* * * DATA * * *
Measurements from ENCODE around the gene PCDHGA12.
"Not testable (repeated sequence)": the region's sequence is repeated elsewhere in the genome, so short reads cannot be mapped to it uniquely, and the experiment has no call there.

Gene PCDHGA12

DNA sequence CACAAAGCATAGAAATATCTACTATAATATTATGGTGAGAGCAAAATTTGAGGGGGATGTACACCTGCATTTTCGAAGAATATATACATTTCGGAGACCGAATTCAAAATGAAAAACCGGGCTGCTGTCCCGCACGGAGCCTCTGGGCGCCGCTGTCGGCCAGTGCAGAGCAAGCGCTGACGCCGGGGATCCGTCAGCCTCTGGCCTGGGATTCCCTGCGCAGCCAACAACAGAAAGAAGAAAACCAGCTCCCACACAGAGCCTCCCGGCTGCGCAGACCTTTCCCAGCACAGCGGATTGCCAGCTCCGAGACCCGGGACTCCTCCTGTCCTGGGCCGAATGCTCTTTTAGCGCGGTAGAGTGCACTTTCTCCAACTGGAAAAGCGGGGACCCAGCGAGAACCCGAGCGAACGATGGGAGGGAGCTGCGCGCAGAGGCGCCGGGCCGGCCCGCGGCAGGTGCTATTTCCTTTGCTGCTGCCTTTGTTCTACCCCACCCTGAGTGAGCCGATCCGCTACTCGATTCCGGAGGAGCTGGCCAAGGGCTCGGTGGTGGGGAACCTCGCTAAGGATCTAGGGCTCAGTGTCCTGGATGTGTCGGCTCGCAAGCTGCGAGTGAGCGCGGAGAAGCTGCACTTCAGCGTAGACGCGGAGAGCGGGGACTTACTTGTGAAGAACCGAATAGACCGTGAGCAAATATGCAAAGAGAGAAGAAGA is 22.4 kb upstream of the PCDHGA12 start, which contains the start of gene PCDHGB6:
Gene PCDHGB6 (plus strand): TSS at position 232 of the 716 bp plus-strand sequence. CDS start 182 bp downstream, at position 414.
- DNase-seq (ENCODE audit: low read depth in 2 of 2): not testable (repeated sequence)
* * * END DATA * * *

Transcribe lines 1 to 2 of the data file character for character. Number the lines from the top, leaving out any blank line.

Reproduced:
Measurements from ENCODE around the gene PCDHGA12.
"Not testable (repeated sequence)": the region's sequence is repeated elsewhere in the genome, so short reads cannot be mapped to it uniquely, and the experiment has no call there.